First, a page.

Fine Gael has taken aim at Fianna Fáil with an election advert featuring a ghost estate warning against returning its rival to power.
The image, which comes days after Fianna Fáil was accused of negative campaigning after taking aim at Taoiseach Enda Kenny and alleged broken promises in a billboard poster, was issued by Fine Gael on Saturday.
Minister for Health Leo Vardakar, a Fine Gael TD for Dublin West, said the image of the ghost estate was a stark reminder of the legacy of Fianna Fáil in government.
Claims from @fiannafailparty on @FineGael attack. Was PP for ghost estate in Leitrim approved by FG led council? pic.twitter.com/MvWJbrJSUR— harrymcgee (@harrymcgee) January 16, 2016
“As a result of Fianna Fáil’s disastrous mismanagement of the economy, the deficit ballooned to €18 billion in 2010, but we’ve now reduced that to €3 billion,” he said.
“They brought the country to the brink of ruin by building an unsustainable boom on the back of property and debt. Then, when the crash came and they destroyed 300,000 jobs, they made it worse by putting taxes on work, which made recovery more difficult.”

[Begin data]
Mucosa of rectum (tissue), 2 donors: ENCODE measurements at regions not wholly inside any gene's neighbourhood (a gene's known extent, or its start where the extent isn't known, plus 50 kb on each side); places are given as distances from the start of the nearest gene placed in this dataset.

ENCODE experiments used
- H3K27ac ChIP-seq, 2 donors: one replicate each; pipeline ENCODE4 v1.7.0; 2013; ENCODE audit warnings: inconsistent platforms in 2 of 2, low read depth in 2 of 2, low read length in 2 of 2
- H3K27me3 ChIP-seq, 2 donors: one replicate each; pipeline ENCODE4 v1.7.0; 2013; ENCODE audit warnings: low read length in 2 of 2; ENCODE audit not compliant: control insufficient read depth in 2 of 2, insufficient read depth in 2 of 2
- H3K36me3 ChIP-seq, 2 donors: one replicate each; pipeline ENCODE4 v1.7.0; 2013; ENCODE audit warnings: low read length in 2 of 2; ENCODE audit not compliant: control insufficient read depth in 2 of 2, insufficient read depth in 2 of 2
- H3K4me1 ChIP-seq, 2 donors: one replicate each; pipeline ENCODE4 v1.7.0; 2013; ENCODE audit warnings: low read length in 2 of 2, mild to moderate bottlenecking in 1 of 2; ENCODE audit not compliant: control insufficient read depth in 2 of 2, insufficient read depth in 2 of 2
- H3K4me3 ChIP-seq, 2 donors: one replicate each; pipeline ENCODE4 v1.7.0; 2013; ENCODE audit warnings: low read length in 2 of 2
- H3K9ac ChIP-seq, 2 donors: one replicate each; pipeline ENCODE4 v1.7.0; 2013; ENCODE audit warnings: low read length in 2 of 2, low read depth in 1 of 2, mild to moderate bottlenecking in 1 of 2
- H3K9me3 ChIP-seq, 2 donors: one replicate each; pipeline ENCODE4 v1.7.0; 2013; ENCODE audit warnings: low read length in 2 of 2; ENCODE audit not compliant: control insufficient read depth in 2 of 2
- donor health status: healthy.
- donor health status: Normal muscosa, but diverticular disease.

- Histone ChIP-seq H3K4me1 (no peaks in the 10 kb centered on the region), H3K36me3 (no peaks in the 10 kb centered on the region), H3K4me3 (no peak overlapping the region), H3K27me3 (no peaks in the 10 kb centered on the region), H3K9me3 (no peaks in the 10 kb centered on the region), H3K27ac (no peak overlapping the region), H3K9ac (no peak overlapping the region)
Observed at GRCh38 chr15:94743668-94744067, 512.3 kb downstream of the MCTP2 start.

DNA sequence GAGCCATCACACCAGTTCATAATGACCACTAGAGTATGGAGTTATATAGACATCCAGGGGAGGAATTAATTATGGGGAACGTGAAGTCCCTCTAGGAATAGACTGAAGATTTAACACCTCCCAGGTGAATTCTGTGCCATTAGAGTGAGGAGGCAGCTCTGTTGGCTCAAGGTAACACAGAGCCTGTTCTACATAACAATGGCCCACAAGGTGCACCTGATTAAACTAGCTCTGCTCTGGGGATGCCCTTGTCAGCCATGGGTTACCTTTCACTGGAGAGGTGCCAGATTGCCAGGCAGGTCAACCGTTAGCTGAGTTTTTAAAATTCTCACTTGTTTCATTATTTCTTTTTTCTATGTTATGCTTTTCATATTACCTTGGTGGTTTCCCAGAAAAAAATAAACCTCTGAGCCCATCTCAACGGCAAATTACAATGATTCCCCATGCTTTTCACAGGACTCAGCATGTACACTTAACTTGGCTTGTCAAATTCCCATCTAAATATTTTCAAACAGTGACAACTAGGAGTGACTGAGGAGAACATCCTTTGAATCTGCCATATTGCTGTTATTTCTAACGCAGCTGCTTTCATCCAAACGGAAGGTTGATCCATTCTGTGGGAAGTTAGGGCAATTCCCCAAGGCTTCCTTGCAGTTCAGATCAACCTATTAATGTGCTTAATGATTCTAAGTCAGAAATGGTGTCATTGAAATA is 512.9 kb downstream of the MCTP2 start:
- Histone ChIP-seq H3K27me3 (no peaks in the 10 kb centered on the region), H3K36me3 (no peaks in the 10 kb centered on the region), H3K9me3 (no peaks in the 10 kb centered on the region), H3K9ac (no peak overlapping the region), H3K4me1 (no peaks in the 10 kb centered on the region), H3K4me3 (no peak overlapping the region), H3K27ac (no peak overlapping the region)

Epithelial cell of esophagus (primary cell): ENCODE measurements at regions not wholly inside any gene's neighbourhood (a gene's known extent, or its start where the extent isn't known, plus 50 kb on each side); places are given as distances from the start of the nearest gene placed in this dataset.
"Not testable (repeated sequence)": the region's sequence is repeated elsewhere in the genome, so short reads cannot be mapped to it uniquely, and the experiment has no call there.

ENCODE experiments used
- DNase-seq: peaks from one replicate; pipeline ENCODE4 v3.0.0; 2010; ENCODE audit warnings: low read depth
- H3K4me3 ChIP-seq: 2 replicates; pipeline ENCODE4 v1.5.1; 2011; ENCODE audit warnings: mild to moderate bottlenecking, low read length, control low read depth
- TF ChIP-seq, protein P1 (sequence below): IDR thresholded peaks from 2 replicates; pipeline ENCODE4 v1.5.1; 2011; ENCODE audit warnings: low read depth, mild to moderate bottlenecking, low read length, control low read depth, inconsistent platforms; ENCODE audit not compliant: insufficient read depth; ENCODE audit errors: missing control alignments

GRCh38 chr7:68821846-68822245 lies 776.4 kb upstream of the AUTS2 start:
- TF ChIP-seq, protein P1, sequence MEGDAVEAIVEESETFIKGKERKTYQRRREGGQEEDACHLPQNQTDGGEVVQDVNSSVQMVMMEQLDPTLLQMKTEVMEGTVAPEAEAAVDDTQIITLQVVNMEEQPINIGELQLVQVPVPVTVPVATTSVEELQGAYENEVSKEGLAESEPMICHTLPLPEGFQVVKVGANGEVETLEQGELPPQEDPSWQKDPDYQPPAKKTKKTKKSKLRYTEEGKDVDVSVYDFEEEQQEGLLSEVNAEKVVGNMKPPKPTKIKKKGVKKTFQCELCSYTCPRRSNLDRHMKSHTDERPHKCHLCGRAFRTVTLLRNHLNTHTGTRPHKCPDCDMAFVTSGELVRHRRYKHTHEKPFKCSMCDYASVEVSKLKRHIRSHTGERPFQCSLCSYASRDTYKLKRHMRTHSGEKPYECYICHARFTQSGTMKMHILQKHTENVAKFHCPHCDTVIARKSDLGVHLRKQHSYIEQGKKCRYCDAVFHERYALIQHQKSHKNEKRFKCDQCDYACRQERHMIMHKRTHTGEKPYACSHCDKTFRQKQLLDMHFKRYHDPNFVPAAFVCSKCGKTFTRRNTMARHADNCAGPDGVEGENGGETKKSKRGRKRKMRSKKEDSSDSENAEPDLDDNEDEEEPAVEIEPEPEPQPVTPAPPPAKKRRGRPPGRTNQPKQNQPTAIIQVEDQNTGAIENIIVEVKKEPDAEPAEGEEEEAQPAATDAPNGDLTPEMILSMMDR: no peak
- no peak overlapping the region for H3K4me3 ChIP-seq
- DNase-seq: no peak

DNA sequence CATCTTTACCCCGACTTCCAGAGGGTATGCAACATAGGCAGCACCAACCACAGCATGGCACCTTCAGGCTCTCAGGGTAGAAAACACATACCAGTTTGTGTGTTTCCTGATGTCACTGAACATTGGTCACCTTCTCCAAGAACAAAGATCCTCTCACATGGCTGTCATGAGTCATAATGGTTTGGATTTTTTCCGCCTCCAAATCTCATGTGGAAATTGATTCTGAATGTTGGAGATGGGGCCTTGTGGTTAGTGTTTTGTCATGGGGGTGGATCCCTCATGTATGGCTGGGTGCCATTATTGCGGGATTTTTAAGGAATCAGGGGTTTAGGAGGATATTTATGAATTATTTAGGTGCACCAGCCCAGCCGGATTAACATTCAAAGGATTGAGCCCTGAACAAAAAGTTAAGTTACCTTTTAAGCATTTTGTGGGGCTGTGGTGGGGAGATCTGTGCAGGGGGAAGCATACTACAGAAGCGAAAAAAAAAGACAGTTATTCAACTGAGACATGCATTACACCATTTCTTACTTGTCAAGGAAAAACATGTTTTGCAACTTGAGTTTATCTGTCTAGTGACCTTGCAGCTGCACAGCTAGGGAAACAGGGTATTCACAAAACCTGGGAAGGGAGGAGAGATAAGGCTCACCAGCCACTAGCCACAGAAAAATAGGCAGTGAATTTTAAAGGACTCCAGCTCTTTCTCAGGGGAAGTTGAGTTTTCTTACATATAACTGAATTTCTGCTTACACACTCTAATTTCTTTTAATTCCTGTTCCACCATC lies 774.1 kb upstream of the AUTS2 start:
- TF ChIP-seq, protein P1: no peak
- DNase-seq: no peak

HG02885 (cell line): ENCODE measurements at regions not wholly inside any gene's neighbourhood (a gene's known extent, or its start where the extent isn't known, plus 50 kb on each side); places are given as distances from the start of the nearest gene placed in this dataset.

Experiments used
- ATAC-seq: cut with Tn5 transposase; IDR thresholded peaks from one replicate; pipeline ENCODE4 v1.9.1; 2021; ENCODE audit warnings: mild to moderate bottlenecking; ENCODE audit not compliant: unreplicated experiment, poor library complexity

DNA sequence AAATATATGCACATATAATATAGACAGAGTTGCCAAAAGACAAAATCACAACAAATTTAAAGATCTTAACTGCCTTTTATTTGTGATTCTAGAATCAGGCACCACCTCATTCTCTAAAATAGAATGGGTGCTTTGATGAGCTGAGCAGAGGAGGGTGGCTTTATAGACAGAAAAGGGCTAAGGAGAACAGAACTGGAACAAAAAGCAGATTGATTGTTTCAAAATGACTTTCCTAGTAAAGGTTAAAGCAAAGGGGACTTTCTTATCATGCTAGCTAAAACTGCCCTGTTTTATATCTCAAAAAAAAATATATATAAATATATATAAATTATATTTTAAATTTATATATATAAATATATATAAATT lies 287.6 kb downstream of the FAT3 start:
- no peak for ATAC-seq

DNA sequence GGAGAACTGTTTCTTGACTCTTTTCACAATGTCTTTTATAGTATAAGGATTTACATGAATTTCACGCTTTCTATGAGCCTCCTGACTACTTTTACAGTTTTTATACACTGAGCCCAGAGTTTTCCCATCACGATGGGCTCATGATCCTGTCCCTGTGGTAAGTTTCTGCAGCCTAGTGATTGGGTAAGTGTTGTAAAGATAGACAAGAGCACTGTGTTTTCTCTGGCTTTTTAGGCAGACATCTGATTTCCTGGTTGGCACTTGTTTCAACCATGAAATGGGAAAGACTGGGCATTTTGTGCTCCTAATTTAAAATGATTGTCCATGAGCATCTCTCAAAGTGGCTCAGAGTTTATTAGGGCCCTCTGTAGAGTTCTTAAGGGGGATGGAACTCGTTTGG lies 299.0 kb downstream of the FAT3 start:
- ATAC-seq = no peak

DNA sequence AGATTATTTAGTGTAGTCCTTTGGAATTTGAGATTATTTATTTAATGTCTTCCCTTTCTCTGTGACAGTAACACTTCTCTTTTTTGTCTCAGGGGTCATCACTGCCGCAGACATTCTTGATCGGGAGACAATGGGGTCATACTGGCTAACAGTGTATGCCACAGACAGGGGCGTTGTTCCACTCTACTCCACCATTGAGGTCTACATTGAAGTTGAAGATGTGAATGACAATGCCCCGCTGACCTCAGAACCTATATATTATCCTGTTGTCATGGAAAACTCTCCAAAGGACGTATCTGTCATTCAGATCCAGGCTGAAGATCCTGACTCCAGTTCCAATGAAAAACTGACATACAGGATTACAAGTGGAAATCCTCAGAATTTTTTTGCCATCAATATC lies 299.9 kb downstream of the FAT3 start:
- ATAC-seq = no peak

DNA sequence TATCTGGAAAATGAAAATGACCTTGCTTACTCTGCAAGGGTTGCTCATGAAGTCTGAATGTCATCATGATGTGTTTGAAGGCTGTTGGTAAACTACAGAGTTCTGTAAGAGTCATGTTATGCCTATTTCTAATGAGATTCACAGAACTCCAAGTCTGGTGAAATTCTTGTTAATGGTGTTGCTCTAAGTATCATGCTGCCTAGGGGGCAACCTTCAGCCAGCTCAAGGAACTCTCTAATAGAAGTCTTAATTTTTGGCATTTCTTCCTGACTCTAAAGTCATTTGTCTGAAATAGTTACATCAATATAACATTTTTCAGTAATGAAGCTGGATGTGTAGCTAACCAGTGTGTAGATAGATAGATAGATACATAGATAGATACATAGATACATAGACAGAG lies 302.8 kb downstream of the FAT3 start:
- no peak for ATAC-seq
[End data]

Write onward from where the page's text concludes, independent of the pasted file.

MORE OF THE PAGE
Responding to the matter at his party’s ardfheis, Fianna Fáil leader Micheál Martin said Mr Kenny had already broken one of its promises by engaging in negative campaigning. He said Fine Gael can all have the advertisements they want but the last thing it should be highlighting is the housing area.
“I was actually surprised that they took housing as the key feature of their advertisement this morning,” he said. “Because if I was Fine Gael the last place I would go to highlight any issue is housing. They have, by any objective analysis, failed dismally in relation to housing policy.”
Mr Varadkar said his party had a long term plan to keep the economy growing and that the Irish people had worked hard in recent years to get the country to where it is now.
“We cannot go back to Fianna Fáil’s cycle of boom and bust. The recovery has started, but the journey has just begun. We can’t let Fianna Fail lead us to the brink of ruin again.”
Mr Kenny portrayed the Fianna Fáil poster as a personal attack on him, saying: “Nobody in my party will indulge in personal attack.”
Asked if Sinn Féin would use billboards or campaigns targeting other parties or policies of other parties negatively, party leader Gerry Adams said: “Well, whatever way our publicity position manifests itself in leaflets or posters or billboards, it will be positive.”